Review – Apple Magic Trackpad

9 April, 2011 - Paul Dixon
Apple Magic Trackpad

Although it was originally released back in July 2010, I only bought a Magic Trackpad a few days ago. When it was first introduced I really couldn’t see me having any need for one, so what made me change my mind?

Admittedly it wasn’t a pre-planned purchase, but when I saw one in my local PC World it got me thinking about how much time I already spend using multi-touch gestures on my iPad and MacBook Air trackpad. Another deciding factor was the upcoming release of Mac OS X Lion, which according to Apple promises “a richer Multi-Touch experience” such as full screen swiping between open applications.

As you would expect from an Apple product the Magic Trackpad feels well-built and looks great. It’s designed to sit alongside the Apple Wireless Keyboard – it sits at the same angle and measures just under half the width of the keyboard in length. Obviously there’s nothing stopping you using it alongside a wired keyboard, your only limit will be the amount of desk-space available.

The touch surface of the Trackpad is made from wear-resistant glass and feels really smooth to the touch. Pushing down on the surface allows you to either left-click (one finger) or right-click (two fingers), if you look under the trackpad you can see that it’s actually the two feet that provide the clicking mechanism. If you prefer a completely silent working environment you can choose to turn on tap to click in the preferences.

It’s worth noting that you do need to be running Mac OS X Snow Leopard to make use of all the Magic Trackpad’s gestures, anything lower will result in limited functionality.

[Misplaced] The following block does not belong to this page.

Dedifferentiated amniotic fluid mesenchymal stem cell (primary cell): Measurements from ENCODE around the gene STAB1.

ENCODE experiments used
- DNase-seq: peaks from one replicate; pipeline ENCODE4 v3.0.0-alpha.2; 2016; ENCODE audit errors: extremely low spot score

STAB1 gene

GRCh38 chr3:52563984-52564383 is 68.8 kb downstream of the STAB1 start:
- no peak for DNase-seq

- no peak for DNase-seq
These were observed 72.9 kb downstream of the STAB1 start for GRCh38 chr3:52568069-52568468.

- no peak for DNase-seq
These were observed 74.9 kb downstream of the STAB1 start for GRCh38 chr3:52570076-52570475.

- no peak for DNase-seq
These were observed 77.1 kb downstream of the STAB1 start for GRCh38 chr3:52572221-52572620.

Multi-touch gestures currently supported in Snow Leopard include:

  • Brush two fingers vertically, horizontally, or diagonally to scroll in any direction
  • Swipe left or right to go forwards and backwards between web pages
  • Twist clockwise or anticlockwise with your thumb and index finger to rotate images
  • Brush four fingers up and down to activate Expose
  • Brush four fingers left and right to bring up the application switcher
  • Pinch with your thumb and index finger to zoom in and out

Thanks to Bluetooth you should be able to use the Trackpad up to 10 metres away from your Mac, I just wish you could use it with the Apple TV. It takes 2x AA batteries which come supplied, and it literally takes seconds to get it paired and working with your Mac.

If you already own a Magic Mouse I can see fewer reasons to run out and buy a Trackpad as you will already have access to some of the gestures, but if like me you don’t like the ergonomics of the Magic Mouse then I’d definitely consider it. Overall I can see myself using mine more and more, everyday actions like scrolling feel more intuitive compared with a mouse, and as an added bonus it also works very well with games like Angry Birds!

As I write this post I still have my Logitech mouse to the side of the Trackpad but I can honesty see myself using the the mouse less and less. The only area where I might be more likely to use a mouse is when I’m using applications like Photoshop, where it still feels a little easier to operate with a mouse, though maybe that will change as I get more used to the Trackpad.

My only real issue with the Magic Trackpad is the price. With an RRP of £60 ($69 in the US) I think it’s around £20 overpriced, though if you shop around you may find it cheaper – currently have it for £54 and you might even find it for less in the amazon marketplace.

So to conclude – if you can find one for around £40-45, or if you can justify paying £60 I’d definitely recommend buying a Magic Trackpad straight away. Otherwise it might be better to hold off until Mac OS X Lion comes out, when the extra multi-touch capabilities look set to make it a must-have accessory for desktop Macs.

Visit Apple for more info.

About the author

Paul Dixon is the owner of Macsessed. He lives in Lancashire in the UK where he works as a web designer. You can find him on and Twitter.